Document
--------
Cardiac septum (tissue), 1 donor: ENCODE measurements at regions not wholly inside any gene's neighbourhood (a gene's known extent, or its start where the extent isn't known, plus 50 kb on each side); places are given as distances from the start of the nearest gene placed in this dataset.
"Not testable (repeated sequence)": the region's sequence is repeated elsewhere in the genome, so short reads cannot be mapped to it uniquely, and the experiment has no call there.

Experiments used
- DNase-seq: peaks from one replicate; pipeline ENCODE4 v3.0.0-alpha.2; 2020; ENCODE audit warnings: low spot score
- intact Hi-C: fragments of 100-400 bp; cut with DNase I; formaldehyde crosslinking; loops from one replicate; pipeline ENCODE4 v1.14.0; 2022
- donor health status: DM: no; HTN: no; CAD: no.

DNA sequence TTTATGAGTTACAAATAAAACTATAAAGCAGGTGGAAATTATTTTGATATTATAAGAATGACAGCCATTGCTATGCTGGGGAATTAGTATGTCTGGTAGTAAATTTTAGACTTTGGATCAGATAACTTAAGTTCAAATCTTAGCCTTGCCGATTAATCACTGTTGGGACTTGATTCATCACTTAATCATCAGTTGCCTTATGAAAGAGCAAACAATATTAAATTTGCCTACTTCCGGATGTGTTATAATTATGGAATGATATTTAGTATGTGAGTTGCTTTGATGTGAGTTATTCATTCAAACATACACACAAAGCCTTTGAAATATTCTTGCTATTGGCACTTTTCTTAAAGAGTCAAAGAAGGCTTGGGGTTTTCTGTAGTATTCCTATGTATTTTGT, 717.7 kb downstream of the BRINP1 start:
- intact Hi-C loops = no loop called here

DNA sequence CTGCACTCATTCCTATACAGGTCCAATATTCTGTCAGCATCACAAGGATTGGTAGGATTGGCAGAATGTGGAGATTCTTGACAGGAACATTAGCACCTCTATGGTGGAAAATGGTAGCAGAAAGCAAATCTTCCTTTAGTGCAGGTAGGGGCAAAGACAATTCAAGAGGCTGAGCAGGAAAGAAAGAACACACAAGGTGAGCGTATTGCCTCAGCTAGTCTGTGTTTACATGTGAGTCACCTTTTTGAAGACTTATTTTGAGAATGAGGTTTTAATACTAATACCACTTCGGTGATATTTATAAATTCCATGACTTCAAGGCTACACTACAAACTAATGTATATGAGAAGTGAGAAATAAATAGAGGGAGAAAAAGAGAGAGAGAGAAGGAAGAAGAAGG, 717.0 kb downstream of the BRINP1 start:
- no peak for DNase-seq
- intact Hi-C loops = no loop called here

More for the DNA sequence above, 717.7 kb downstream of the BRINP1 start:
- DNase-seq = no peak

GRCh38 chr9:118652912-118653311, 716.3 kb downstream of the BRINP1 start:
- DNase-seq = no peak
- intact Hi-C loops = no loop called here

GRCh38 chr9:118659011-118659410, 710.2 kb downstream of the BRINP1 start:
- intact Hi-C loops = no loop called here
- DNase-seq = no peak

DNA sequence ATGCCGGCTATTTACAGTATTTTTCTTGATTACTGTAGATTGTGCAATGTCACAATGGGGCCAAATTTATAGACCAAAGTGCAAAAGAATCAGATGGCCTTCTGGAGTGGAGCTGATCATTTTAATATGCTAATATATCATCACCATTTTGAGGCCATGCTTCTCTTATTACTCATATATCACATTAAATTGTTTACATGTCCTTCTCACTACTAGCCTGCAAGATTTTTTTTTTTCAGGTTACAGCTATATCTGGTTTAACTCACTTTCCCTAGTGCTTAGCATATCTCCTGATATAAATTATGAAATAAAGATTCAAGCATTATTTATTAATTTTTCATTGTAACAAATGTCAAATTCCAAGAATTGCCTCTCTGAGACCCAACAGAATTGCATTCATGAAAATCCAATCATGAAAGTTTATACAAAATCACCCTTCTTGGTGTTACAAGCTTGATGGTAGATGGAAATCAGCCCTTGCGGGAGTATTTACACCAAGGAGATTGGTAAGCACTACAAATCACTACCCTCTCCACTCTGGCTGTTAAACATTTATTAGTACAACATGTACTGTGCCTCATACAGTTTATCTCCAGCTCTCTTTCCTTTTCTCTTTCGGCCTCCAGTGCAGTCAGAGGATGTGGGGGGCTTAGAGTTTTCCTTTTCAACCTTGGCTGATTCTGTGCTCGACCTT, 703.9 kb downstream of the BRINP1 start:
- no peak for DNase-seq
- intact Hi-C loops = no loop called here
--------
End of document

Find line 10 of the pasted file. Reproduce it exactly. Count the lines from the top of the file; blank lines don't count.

- no peak for DNase-seq